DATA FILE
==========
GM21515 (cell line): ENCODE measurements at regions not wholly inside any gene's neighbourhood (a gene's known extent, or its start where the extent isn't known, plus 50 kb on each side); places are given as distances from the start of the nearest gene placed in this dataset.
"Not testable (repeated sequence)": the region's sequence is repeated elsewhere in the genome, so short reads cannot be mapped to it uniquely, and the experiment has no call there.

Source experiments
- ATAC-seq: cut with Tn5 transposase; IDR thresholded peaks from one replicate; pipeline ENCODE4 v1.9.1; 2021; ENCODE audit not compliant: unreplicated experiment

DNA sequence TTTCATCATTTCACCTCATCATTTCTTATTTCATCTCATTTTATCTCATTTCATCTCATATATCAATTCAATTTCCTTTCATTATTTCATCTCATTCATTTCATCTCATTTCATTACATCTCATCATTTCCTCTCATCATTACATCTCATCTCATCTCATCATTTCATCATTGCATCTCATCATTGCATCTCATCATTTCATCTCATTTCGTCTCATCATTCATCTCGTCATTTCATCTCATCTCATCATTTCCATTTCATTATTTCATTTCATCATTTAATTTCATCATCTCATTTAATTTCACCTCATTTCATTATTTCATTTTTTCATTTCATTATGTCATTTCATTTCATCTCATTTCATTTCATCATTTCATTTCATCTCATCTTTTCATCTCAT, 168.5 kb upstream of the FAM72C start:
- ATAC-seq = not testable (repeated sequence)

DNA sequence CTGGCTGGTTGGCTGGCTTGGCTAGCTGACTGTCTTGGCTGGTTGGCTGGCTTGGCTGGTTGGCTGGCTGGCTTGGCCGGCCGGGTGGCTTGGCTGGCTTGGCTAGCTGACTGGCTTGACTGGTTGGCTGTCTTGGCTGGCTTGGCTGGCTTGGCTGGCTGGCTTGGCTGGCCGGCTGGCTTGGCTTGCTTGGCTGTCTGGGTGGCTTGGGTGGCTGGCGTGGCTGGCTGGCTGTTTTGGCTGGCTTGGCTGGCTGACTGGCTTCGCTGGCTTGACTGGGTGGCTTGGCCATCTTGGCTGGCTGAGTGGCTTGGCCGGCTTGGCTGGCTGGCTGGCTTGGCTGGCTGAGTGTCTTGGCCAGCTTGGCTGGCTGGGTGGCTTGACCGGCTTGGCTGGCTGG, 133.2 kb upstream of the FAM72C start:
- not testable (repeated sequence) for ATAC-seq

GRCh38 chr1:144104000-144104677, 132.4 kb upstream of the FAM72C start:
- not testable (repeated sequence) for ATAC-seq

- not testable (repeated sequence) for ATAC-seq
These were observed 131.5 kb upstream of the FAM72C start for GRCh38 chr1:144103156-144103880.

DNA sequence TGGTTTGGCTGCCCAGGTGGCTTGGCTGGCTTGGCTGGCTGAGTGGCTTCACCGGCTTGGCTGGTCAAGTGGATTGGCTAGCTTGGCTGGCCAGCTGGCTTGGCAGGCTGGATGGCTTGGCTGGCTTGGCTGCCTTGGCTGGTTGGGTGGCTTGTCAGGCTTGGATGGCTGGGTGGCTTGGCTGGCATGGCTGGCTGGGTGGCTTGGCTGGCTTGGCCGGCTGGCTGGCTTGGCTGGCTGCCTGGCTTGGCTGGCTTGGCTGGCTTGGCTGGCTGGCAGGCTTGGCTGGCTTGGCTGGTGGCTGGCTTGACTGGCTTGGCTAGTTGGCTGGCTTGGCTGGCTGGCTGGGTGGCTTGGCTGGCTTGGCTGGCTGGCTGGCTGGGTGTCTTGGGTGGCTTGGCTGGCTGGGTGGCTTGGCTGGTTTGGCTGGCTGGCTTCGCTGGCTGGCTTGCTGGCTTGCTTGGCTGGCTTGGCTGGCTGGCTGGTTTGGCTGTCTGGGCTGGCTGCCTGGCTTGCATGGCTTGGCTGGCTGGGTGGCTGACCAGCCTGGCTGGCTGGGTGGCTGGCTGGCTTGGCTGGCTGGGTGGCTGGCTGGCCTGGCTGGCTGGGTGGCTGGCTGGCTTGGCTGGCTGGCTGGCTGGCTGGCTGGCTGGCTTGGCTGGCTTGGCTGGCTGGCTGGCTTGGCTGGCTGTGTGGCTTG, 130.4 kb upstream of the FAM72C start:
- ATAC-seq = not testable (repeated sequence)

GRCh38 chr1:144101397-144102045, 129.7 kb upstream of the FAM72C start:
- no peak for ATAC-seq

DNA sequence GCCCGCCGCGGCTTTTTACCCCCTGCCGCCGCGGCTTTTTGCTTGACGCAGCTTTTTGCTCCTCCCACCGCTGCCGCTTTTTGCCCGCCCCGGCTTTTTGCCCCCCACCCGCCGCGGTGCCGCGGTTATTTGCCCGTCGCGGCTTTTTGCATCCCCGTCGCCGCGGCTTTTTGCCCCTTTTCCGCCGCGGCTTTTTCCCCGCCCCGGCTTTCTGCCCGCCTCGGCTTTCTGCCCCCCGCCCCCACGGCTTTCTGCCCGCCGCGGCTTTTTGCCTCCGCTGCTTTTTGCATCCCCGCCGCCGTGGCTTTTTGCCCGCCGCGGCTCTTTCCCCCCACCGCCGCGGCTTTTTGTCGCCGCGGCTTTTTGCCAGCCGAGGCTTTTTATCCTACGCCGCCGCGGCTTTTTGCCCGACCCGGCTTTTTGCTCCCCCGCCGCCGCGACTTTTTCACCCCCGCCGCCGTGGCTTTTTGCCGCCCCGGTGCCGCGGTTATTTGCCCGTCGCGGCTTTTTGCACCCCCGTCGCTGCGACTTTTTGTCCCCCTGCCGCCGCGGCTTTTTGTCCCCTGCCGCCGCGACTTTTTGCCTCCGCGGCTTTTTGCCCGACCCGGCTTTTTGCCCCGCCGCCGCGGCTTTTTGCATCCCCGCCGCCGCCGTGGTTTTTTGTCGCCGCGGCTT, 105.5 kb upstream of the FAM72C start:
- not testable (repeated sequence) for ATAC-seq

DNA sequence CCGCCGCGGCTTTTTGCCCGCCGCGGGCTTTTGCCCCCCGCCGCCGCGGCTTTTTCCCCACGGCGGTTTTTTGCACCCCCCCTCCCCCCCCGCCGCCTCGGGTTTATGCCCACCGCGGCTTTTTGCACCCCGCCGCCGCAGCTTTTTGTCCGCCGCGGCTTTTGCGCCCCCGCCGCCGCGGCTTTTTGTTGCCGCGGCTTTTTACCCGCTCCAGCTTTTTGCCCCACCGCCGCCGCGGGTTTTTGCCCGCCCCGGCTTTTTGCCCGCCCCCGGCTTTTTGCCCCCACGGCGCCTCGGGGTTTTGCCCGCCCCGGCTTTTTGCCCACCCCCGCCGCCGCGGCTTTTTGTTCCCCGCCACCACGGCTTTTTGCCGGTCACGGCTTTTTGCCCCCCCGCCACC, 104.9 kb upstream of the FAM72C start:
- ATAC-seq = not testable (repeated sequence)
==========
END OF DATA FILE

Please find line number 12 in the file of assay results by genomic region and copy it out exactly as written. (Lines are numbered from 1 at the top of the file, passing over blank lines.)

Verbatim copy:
These were observed 131.5 kb upstream of the FAM72C start for GRCh38 chr1:144103156-144103880.